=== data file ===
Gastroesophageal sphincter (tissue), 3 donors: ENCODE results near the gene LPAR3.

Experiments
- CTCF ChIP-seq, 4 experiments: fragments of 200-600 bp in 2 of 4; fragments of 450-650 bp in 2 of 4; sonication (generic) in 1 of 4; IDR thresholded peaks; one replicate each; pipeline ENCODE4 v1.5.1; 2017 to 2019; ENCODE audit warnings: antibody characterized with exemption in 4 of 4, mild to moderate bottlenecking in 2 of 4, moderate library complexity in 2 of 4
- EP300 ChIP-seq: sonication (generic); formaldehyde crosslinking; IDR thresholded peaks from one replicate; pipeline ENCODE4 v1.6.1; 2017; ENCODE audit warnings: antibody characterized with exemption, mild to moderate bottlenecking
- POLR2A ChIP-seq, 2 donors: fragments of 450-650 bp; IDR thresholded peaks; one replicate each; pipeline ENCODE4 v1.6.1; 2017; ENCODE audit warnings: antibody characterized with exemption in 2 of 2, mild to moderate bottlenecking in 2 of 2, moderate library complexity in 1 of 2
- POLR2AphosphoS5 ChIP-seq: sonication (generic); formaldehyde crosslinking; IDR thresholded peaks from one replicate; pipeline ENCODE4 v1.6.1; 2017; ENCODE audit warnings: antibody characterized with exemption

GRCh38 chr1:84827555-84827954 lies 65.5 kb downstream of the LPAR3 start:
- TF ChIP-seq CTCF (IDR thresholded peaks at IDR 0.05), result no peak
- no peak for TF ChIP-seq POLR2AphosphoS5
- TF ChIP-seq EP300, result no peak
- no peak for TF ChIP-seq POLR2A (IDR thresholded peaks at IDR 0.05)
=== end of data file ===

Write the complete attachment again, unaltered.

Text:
Gastroesophageal sphincter (tissue), 3 donors: ENCODE results near the gene LPAR3.

Experiments
- CTCF ChIP-seq, 4 experiments: fragments of 200-600 bp in 2 of 4; fragments of 450-650 bp in 2 of 4; sonication (generic) in 1 of 4; IDR thresholded peaks; one replicate each; pipeline ENCODE4 v1.5.1; 2017 to 2019; ENCODE audit warnings: antibody characterized with exemption in 4 of 4, mild to moderate bottlenecking in 2 of 4, moderate library complexity in 2 of 4
- EP300 ChIP-seq: sonication (generic); formaldehyde crosslinking; IDR thresholded peaks from one replicate; pipeline ENCODE4 v1.6.1; 2017; ENCODE audit warnings: antibody characterized with exemption, mild to moderate bottlenecking
- POLR2A ChIP-seq, 2 donors: fragments of 450-650 bp; IDR thresholded peaks; one replicate each; pipeline ENCODE4 v1.6.1; 2017; ENCODE audit warnings: antibody characterized with exemption in 2 of 2, mild to moderate bottlenecking in 2 of 2, moderate library complexity in 1 of 2
- POLR2AphosphoS5 ChIP-seq: sonication (generic); formaldehyde crosslinking; IDR thresholded peaks from one replicate; pipeline ENCODE4 v1.6.1; 2017; ENCODE audit warnings: antibody characterized with exemption

GRCh38 chr1:84827555-84827954 lies 65.5 kb downstream of the LPAR3 start:
- TF ChIP-seq CTCF (IDR thresholded peaks at IDR 0.05), result no peak
- no peak for TF ChIP-seq POLR2AphosphoS5
- TF ChIP-seq EP300, result no peak
- no peak for TF ChIP-seq POLR2A (IDR thresholded peaks at IDR 0.05)